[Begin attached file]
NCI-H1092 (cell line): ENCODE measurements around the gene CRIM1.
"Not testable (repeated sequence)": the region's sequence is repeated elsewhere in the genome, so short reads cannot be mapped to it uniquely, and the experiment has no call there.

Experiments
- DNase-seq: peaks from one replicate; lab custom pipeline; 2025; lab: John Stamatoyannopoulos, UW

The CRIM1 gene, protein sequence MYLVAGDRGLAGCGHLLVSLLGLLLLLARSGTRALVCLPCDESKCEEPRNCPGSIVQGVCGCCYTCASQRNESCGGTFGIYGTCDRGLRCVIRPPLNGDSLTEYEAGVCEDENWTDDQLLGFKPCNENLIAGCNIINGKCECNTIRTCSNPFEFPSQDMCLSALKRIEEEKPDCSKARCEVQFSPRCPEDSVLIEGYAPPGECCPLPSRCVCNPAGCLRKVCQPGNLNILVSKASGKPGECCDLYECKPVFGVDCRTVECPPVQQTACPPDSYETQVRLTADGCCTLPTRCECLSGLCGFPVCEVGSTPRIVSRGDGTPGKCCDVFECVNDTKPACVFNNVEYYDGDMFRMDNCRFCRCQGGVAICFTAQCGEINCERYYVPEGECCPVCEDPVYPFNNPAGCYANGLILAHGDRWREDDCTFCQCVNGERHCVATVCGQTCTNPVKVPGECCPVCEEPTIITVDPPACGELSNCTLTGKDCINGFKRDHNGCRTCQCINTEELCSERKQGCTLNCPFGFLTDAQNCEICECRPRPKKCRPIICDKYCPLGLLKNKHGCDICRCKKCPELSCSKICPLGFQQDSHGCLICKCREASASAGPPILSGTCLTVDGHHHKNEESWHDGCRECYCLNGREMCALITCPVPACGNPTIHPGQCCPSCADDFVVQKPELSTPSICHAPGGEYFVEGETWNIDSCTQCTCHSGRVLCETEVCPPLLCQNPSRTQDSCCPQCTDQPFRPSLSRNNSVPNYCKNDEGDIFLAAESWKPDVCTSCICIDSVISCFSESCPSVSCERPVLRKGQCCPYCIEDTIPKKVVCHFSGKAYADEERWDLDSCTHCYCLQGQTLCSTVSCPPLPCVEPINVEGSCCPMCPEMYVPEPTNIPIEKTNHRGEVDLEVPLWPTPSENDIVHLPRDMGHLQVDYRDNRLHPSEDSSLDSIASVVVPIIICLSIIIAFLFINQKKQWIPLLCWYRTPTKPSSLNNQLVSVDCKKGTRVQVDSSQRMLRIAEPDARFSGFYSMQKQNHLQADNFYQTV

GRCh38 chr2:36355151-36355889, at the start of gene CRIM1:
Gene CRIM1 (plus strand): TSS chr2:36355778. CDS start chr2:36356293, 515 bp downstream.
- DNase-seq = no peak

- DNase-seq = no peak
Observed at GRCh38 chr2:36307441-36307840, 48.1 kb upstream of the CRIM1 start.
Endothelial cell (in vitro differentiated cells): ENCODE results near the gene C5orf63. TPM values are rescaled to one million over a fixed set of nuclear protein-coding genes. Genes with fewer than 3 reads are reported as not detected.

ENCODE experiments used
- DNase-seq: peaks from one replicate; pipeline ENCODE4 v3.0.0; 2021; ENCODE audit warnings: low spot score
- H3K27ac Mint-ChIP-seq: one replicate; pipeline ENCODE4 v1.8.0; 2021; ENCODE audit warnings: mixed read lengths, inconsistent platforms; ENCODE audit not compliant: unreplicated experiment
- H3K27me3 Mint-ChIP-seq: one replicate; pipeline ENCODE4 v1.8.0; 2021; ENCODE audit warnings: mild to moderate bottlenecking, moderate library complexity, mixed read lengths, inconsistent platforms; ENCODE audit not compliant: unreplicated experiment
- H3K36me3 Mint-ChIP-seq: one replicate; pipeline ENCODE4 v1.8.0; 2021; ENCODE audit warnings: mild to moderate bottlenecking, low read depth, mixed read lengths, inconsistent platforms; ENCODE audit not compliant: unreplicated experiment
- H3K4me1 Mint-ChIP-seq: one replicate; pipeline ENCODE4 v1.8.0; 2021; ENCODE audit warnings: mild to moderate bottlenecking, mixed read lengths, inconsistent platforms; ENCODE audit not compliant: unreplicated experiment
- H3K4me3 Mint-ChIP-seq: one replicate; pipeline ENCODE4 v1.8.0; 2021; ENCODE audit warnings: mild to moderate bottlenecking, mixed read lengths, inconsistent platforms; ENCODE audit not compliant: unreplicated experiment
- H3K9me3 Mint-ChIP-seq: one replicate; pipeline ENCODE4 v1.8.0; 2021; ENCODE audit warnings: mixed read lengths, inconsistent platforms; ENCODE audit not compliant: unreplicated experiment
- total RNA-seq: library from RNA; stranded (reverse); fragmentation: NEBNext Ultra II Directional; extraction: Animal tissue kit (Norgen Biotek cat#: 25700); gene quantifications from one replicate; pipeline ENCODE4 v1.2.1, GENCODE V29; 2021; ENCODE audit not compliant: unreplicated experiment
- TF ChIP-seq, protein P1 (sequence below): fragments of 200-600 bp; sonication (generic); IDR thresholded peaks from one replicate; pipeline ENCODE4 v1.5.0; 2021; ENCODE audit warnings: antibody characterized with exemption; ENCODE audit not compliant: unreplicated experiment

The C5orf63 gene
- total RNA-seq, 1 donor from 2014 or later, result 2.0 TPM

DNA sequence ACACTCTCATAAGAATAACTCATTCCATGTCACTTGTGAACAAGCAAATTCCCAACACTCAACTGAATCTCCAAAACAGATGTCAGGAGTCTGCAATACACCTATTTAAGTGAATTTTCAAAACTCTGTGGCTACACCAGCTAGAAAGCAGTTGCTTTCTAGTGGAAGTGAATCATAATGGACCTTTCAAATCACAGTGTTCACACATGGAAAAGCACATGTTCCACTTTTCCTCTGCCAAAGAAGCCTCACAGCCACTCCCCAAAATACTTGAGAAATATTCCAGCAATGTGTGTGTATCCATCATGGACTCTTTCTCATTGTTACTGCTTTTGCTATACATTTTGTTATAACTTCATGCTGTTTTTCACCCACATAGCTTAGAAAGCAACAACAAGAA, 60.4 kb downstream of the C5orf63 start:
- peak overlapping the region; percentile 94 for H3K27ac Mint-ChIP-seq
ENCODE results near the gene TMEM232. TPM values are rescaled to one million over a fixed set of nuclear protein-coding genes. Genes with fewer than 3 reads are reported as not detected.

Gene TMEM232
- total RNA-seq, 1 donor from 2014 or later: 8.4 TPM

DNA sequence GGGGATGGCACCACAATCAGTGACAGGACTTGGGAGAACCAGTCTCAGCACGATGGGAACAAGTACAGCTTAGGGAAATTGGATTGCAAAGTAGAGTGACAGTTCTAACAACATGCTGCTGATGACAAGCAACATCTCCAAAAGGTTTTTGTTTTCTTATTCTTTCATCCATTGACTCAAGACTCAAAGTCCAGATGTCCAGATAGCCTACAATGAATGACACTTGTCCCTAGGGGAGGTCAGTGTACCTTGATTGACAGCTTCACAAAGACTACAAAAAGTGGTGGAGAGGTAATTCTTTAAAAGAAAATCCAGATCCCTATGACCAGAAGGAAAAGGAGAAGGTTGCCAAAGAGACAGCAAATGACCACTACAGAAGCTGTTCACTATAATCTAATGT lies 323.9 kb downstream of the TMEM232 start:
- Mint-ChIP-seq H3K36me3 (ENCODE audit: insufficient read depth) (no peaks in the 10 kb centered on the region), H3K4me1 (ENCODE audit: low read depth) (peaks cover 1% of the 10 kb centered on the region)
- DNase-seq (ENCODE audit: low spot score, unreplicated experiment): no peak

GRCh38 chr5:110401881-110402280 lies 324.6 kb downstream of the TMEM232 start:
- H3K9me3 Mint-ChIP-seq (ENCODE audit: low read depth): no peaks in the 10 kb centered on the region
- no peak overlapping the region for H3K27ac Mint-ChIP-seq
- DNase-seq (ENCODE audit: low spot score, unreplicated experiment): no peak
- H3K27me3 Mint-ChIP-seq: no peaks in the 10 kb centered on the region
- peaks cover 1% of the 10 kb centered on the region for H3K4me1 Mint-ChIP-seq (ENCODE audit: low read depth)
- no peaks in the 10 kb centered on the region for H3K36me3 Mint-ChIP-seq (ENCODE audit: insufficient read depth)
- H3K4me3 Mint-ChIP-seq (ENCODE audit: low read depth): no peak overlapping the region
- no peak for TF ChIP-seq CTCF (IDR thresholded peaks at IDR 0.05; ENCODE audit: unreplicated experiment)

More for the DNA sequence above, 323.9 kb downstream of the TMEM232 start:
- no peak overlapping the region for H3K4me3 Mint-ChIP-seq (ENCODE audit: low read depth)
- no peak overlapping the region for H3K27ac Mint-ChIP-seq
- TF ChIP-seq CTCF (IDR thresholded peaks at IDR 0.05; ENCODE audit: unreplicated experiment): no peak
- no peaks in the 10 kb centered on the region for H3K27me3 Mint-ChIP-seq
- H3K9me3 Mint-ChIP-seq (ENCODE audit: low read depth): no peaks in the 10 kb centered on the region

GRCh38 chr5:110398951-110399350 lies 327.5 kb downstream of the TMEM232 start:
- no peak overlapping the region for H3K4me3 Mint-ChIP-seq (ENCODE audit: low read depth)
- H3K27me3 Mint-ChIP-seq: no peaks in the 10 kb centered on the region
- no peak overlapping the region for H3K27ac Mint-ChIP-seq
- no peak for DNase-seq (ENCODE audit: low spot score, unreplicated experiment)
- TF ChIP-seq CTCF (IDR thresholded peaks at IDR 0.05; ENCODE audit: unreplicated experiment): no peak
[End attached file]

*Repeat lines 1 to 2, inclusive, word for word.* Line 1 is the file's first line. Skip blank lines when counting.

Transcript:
NCI-H1092 (cell line): ENCODE measurements around the gene CRIM1.
"Not testable (repeated sequence)": the region's sequence is repeated elsewhere in the genome, so short reads cannot be mapped to it uniquely, and the experiment has no call there.